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Friday, March 11, 2011

Yated: A Change of Heart?

I haven't picked up a Yated in what seems like ages. Matzav publishes their weekly editorial, however. And while I rarely read it, this one caught my eye. I must say that I'm completely perplexed by the recent editorial "Life is Not a Popularity Contest" in which the newspaper's editor, in a rather long-winded editorial, ponders the propriety ignoring the "unsavory" in our midst.

Below are some select quotes from the article and I can't help but wondering, what prompted this editorial? This from the publication that did not once mention [insert story].

What is going on here? I'm hopeful that there is something positive going on behind the scenes and that honor and integrity will take a front seat.

The portrayals are far from flattering and thrust us into a dilemma. Do we ignore the unsavory stories or do we report on them? Do we publicly dissociate ourselves from individuals who have brazenly betrayed Torah ideals but continue to claim to represent our community?

How do we deal with the problem of people in our community who engage in dishonorable conduct? By ignoring it and by remaining silent, we are communicating a message that we tolerate and even condone the conduct. Is that the message we want to send?

We need to assess what we are doing wrong so that we can halt a pernicious trend and improve our people, their future, and the way we are being perceived by the world around us.

We also need to distance ourselves, publicly and privately, from people whom we know to be engaging in improper conduct and giving us all a black eye. There are prominent people who speak in the name of our community, whom we are quick to criticize and disown when speaking among close friends, but whom, for some reason, we never condemn publicly.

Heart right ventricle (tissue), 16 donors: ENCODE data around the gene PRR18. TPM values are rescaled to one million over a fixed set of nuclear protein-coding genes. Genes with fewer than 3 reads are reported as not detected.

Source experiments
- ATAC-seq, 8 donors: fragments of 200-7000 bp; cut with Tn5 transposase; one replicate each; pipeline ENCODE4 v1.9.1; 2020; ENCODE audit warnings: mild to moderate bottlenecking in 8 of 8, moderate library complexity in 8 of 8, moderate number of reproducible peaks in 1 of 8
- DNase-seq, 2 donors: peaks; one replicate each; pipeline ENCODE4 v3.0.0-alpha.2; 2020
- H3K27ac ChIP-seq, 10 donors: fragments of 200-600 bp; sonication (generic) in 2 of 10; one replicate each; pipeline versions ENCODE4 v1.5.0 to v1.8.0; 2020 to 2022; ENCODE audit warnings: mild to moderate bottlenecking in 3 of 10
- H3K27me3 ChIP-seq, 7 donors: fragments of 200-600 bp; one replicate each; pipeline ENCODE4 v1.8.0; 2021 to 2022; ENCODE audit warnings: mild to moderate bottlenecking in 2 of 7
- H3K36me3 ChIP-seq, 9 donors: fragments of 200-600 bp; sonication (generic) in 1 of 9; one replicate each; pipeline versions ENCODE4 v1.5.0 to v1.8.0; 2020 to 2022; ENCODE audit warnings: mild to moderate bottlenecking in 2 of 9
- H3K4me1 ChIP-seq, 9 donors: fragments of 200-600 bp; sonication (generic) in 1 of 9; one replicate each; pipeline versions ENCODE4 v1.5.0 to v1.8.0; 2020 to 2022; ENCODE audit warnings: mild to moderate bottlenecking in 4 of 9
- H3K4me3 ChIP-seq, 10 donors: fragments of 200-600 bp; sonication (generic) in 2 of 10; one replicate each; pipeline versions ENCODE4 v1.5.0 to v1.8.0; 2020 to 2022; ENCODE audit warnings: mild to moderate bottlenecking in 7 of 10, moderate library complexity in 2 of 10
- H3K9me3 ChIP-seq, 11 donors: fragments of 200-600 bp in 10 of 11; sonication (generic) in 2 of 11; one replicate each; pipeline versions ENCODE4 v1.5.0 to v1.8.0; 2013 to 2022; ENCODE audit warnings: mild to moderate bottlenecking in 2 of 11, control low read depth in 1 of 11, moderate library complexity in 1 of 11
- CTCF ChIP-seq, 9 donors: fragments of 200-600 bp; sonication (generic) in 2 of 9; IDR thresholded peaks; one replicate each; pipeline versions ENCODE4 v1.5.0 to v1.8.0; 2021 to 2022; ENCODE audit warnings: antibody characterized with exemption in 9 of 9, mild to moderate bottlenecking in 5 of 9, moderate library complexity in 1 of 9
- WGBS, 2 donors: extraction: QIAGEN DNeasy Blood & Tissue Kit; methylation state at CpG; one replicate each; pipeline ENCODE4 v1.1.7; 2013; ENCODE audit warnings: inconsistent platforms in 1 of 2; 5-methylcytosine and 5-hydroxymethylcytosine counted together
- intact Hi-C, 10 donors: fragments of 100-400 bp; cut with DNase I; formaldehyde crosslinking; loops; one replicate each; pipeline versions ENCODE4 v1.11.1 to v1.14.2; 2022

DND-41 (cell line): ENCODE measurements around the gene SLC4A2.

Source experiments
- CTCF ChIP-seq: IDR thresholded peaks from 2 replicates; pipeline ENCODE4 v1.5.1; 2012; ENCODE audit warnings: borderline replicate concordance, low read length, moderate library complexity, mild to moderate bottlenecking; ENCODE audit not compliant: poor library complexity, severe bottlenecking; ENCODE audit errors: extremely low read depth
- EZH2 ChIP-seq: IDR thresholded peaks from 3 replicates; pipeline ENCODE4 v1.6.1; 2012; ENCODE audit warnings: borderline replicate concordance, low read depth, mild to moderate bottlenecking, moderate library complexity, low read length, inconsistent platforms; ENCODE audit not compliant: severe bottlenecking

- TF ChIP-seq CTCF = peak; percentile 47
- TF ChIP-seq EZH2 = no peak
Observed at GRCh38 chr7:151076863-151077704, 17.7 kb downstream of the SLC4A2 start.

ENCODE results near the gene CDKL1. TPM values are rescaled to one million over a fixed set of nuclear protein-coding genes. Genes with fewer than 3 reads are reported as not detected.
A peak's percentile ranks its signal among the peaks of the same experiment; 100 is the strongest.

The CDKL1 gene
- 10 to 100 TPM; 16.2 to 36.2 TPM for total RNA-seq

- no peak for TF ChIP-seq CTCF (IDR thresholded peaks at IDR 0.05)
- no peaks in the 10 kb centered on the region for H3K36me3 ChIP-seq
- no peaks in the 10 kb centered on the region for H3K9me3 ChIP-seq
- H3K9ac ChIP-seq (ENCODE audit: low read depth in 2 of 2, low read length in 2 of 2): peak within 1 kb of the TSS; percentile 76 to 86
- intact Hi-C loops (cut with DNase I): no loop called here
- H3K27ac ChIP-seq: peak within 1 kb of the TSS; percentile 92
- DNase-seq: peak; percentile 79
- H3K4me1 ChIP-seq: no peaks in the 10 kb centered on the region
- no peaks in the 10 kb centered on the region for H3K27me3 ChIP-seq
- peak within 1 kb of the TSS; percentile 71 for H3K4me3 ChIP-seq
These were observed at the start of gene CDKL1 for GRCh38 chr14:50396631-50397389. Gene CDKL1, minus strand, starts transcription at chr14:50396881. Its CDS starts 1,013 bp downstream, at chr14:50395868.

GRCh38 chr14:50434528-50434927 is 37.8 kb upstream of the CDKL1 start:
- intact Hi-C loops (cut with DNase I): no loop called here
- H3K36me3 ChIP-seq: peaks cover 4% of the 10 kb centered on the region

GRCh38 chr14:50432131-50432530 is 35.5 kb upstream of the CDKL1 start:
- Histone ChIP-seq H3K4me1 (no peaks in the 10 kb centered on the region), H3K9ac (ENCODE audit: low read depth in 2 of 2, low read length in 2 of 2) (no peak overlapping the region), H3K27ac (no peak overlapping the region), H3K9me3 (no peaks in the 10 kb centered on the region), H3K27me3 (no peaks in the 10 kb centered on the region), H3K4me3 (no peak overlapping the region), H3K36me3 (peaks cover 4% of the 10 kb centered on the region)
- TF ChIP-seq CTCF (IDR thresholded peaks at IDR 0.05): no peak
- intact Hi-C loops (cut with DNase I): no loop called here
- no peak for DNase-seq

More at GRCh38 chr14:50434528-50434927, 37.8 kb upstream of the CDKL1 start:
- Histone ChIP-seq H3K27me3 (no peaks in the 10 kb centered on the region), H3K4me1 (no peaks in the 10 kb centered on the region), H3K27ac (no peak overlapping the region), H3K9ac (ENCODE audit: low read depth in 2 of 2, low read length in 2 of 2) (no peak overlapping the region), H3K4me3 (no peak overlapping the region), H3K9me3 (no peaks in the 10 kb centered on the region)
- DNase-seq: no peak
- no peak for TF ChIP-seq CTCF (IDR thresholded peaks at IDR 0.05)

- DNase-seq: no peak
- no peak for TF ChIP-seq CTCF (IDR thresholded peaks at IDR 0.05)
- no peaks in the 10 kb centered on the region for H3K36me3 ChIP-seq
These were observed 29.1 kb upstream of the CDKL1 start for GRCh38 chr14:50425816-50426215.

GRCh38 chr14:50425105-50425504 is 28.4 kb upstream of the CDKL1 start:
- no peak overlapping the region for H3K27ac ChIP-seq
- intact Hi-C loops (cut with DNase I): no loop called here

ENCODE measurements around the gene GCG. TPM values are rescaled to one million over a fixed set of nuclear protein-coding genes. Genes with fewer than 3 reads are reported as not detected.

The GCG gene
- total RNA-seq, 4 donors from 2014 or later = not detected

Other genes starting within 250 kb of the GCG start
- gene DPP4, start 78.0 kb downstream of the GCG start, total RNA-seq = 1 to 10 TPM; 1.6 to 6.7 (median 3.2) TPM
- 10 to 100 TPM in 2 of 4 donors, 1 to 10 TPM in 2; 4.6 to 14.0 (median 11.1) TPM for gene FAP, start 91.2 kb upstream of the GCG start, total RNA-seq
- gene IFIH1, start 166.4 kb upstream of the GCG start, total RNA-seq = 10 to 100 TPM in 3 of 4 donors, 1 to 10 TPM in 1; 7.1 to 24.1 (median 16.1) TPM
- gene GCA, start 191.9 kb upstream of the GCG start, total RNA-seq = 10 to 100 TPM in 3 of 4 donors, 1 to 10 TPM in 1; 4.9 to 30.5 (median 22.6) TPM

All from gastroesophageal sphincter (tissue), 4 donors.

The media and bloggers have a field day painting these miscreants as representative of all religious Jews and rabbis. While many of them are motivated by pure hatred, how can we condemn them, as long as we continue to convey the impression through our silence that we are all of one stripe? If we do not disavow them, how can we expect the media and people removed from our community to differentiate between us?

Perhaps we remain silent out of fear. The notion that these people are arrogant and vindictive and will come after us is intimidating. Also, no one wants to be seen as a troublemaker. It can ruin our children’s prospects for shidduchim if we engage in activities which would allow unscrupulous people to paint us as baalei machlokes. People will say that we are negative, cynical, obstinate and arrogant. So we sit off to the side and permit these frauds to parade as Orthodox Jews in good standing.

Prominent shady characters are given carte blanche to enact their agendas and the dishonest are permitted to continue their detrimental behavior and actions. We beat gingerly around the bush, dancing around the edges, afraid to proclaim the truth.

What are we afraid of? Why are we silent? How can we live with ourselves as we see yet another rabbi or religious Jew creating yet another chillul Hashem? It would be bad enough if we waited until the scandal hit the papers and only then took corrective steps, but we haven’t mustered the courage to do even that.

We are beset by so many problems in our community, but if we are prevented from honestly assessing and addressing them, we will not be able to solve them. As any edifice built on a shaky foundation cannot endure over time, an ideological house of cards built on illusions will not survive. Closing our eyes to the facts won’t change them and will not remove the rot at the core.